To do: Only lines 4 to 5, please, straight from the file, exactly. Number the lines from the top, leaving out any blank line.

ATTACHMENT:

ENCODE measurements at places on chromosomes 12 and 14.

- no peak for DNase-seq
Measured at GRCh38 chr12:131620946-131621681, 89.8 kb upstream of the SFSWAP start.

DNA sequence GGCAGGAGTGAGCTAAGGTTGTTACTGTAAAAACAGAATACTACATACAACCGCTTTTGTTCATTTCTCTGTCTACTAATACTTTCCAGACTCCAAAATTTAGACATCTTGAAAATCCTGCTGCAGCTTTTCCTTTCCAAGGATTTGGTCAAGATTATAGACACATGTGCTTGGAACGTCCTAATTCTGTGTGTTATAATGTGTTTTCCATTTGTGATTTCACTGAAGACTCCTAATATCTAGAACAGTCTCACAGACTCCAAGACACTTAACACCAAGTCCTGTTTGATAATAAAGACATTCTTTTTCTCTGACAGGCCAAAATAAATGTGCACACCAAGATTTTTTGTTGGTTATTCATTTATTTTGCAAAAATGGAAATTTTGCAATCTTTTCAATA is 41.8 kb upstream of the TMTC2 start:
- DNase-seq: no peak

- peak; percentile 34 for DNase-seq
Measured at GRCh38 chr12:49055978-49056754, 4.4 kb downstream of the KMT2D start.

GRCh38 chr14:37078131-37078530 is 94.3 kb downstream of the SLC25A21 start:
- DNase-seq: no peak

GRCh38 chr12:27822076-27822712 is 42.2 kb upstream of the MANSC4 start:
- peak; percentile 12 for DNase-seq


DNA sequence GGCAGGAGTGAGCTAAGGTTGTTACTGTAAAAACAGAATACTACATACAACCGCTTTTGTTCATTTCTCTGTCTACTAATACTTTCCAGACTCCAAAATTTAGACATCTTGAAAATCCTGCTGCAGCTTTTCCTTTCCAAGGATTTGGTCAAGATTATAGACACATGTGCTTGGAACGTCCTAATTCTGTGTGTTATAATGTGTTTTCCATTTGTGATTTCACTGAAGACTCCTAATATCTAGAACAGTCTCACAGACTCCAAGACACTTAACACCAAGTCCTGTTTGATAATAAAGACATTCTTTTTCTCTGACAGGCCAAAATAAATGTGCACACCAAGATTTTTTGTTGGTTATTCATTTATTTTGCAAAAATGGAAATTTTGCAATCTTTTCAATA is 41.8 kb upstream of the TMTC2 start:
- DNase-seq: no peak